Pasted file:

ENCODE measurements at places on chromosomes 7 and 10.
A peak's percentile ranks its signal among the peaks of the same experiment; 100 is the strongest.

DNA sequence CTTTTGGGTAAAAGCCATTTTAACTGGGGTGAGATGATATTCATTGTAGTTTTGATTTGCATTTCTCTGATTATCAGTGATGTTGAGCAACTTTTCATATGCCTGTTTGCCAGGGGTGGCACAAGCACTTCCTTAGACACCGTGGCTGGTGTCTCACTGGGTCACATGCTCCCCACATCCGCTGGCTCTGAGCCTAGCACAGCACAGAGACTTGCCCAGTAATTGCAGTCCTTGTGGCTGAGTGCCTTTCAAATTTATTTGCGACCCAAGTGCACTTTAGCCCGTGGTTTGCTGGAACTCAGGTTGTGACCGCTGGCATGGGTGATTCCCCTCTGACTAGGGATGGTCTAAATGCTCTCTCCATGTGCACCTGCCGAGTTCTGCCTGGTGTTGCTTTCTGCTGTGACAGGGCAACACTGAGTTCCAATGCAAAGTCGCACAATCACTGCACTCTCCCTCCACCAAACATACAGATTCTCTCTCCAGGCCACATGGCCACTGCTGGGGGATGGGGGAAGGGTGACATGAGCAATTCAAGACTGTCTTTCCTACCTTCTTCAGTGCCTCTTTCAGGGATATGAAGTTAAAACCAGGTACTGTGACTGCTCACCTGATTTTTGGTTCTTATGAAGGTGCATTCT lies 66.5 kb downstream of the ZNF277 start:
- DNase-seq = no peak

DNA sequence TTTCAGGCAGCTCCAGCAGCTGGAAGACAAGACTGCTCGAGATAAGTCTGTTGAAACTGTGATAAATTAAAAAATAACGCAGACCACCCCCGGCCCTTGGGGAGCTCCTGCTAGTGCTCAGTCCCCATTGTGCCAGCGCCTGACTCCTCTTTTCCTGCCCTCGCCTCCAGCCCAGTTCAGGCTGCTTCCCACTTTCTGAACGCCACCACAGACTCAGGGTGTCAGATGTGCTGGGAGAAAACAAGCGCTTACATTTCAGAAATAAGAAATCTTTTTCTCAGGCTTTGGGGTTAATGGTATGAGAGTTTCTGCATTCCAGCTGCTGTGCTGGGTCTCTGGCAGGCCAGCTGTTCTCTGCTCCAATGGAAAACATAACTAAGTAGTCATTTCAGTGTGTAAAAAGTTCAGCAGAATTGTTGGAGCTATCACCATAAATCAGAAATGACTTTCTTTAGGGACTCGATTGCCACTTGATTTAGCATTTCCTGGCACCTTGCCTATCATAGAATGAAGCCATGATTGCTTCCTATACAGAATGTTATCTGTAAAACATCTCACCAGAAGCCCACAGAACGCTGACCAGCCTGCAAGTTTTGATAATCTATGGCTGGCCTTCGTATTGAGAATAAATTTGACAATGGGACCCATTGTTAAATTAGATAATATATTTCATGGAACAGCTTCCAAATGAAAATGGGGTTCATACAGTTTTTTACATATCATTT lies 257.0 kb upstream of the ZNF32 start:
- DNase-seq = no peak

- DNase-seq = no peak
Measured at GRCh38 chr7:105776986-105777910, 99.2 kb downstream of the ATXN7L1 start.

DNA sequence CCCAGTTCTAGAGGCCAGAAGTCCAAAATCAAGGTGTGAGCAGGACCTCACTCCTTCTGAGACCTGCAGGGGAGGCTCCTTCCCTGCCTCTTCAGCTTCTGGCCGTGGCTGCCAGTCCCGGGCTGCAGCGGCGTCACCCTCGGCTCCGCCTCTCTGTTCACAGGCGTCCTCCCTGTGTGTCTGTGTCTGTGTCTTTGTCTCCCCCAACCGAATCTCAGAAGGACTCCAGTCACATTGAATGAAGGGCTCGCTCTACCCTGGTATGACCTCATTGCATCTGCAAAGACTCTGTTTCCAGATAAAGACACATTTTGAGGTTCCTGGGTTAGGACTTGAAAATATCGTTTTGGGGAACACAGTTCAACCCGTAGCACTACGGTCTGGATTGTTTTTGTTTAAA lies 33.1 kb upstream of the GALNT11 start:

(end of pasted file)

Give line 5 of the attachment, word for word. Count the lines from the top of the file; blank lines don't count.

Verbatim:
DNA sequence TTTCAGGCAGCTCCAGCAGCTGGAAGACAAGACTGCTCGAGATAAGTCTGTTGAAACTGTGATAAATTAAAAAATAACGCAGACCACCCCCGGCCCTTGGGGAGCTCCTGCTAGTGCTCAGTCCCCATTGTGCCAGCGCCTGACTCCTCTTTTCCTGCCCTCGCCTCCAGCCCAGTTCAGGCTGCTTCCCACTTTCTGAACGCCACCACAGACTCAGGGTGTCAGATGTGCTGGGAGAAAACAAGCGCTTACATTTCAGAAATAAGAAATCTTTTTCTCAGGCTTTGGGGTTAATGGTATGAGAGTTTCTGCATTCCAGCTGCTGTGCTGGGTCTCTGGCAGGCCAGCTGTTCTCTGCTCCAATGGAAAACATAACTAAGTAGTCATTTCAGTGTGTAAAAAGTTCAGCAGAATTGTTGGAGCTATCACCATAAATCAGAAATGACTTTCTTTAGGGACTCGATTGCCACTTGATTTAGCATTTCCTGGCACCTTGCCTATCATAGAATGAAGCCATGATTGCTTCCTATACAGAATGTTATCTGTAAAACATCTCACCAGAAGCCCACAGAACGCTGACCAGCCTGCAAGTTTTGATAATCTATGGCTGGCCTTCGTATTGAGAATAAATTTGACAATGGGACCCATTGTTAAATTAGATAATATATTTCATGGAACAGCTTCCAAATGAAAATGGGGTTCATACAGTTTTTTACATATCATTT lies 257.0 kb upstream of the ZNF32 start: